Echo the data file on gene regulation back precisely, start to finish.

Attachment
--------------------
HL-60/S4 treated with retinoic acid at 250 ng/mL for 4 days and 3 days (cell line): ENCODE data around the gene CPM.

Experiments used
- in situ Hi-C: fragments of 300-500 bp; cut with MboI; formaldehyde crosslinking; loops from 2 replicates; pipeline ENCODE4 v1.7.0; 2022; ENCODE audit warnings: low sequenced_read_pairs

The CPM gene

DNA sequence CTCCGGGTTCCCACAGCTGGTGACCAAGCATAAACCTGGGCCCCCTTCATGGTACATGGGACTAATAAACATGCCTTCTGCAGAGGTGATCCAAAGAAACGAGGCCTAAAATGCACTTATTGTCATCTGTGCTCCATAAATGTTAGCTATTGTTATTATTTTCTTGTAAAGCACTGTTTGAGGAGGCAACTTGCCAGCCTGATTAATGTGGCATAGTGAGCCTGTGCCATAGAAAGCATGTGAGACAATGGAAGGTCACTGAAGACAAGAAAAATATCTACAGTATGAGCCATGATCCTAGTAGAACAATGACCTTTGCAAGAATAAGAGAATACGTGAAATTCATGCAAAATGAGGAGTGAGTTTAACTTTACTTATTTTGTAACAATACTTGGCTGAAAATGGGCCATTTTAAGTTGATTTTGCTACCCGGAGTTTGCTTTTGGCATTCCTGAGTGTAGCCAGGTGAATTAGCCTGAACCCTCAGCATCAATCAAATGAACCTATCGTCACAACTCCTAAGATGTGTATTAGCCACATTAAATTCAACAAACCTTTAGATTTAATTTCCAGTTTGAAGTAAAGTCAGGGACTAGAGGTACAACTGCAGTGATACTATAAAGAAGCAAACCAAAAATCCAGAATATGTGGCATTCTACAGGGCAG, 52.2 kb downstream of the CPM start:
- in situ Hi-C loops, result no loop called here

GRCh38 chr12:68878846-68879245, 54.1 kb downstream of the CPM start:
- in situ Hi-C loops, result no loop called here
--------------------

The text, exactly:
HL-60/S4 treated with retinoic acid at 250 ng/mL for 4 days and 3 days (cell line): ENCODE data around the gene CPM.

Experiments used
- in situ Hi-C: fragments of 300-500 bp; cut with MboI; formaldehyde crosslinking; loops from 2 replicates; pipeline ENCODE4 v1.7.0; 2022; ENCODE audit warnings: low sequenced_read_pairs

The CPM gene

DNA sequence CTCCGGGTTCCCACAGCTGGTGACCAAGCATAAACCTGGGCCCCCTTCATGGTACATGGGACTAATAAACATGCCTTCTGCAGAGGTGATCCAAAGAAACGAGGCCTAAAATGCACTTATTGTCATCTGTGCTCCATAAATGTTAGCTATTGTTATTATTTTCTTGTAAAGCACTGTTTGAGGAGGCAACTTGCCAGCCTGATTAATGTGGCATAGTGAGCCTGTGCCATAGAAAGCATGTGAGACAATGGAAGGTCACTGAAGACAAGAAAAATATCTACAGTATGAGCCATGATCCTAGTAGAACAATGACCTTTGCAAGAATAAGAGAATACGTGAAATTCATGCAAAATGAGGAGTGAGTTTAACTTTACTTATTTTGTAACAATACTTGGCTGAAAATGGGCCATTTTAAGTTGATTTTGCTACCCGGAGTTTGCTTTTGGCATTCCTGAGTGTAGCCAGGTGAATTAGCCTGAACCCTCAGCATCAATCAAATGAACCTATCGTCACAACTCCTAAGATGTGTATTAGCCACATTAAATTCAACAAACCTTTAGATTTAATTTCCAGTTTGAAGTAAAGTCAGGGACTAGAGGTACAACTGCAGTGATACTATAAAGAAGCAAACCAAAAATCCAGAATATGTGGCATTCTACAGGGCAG, 52.2 kb downstream of the CPM start:
- in situ Hi-C loops, result no loop called here

GRCh38 chr12:68878846-68879245, 54.1 kb downstream of the CPM start:
- in situ Hi-C loops, result no loop called here